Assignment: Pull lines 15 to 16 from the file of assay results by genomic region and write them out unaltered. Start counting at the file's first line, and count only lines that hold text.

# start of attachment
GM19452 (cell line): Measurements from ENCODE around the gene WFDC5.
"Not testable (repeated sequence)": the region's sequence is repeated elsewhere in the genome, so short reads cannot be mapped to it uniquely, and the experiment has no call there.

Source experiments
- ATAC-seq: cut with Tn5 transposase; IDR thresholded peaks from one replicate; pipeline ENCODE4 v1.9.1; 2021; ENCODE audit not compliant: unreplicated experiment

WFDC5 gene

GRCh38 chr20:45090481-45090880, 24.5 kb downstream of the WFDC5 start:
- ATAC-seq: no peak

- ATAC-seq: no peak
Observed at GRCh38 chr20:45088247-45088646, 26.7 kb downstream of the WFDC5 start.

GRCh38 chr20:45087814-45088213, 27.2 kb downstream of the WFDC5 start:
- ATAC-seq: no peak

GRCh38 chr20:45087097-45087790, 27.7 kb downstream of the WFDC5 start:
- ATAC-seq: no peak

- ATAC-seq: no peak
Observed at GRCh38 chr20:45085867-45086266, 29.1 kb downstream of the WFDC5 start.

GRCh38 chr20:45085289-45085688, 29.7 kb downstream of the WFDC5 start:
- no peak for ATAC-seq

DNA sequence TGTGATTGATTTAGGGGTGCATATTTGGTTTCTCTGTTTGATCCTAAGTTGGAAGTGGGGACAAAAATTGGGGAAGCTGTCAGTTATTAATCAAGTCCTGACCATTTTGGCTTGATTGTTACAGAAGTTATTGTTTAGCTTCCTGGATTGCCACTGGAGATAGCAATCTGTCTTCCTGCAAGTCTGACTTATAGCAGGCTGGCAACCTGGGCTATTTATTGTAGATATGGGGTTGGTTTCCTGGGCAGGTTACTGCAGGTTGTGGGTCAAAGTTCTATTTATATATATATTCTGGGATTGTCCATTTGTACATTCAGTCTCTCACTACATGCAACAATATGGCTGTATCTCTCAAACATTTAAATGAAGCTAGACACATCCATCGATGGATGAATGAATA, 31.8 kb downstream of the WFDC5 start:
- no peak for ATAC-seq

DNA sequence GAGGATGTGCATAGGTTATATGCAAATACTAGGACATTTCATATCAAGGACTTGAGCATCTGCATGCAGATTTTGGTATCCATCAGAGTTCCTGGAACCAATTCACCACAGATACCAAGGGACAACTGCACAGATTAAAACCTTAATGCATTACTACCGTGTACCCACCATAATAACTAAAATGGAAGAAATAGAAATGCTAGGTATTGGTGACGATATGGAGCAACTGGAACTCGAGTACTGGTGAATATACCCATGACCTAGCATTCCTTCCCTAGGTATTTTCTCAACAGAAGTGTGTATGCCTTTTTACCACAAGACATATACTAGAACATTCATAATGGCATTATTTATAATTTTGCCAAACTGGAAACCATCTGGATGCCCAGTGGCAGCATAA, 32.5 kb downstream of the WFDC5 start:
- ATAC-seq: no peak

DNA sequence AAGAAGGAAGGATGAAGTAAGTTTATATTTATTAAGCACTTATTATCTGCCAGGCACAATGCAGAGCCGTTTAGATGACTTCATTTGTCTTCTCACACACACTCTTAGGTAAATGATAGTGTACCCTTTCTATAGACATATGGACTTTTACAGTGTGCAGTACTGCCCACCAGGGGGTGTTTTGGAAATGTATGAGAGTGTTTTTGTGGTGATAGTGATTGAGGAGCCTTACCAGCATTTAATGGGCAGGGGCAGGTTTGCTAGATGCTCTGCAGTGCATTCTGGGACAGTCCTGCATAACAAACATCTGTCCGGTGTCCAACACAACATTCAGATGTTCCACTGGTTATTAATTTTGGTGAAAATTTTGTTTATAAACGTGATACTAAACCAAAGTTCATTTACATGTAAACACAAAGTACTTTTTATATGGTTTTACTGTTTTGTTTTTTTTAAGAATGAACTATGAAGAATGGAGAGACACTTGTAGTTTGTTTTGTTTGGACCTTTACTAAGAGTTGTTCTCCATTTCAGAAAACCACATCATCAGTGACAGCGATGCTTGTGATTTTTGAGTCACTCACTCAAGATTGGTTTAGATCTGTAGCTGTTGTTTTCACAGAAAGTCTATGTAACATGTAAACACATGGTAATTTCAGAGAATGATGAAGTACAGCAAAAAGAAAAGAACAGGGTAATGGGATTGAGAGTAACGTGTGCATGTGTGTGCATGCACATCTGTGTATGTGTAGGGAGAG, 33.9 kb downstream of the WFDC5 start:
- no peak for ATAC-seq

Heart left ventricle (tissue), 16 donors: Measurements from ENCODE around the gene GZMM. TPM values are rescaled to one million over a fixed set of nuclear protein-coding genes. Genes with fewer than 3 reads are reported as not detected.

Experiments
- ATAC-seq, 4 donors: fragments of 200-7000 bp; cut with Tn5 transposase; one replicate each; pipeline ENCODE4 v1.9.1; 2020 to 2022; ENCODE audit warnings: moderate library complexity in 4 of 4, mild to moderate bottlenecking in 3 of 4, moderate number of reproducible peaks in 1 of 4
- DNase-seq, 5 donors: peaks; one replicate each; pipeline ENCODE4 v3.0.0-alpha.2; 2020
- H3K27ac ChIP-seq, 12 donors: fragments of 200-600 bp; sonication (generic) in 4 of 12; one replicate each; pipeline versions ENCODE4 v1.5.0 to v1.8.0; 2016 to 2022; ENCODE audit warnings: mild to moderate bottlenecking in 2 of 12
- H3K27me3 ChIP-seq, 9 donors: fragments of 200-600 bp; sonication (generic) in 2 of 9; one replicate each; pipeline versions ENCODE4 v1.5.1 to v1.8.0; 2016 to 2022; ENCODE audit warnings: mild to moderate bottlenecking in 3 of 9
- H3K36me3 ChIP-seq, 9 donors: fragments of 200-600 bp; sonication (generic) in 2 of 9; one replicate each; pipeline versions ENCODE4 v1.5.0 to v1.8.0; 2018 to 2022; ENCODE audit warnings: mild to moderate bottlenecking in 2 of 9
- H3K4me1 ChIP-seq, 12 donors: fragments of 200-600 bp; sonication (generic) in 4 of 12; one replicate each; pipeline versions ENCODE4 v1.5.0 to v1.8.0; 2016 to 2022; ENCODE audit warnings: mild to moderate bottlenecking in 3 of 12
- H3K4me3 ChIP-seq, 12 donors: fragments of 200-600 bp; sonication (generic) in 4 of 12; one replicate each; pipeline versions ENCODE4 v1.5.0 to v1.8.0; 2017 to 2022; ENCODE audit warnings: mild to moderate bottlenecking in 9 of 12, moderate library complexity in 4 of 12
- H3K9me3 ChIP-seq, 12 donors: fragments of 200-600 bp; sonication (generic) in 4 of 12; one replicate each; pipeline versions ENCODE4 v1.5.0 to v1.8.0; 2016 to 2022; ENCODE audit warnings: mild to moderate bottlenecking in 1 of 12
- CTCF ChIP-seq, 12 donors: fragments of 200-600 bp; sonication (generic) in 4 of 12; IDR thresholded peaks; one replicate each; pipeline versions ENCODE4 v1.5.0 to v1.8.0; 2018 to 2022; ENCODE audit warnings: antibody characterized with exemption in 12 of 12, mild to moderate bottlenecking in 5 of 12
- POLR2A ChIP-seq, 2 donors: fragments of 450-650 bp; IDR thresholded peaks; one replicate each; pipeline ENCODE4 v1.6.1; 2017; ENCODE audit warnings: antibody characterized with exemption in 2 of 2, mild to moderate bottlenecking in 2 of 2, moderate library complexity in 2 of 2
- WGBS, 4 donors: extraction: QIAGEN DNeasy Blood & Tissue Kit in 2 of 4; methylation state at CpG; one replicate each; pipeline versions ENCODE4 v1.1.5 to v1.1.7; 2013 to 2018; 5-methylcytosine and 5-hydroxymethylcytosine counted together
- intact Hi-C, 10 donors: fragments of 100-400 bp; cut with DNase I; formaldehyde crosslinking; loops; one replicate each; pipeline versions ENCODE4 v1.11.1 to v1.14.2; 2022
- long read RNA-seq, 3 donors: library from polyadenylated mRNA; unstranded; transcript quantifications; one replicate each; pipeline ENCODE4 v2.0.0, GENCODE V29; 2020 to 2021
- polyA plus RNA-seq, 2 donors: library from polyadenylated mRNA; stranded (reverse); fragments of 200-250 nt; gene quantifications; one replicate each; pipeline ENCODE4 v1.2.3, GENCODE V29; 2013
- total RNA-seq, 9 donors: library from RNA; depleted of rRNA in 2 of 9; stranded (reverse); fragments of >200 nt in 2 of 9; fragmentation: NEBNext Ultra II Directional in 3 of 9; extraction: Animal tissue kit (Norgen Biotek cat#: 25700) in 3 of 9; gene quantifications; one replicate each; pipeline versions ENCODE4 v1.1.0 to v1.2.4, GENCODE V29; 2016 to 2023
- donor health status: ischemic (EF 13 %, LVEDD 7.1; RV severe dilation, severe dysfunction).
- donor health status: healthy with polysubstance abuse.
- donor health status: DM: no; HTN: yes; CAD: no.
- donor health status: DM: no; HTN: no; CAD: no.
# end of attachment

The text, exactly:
Observed at GRCh38 chr20:45085867-45086266, 29.1 kb downstream of the WFDC5 start.

GRCh38 chr20:45085289-45085688, 29.7 kb downstream of the WFDC5 start: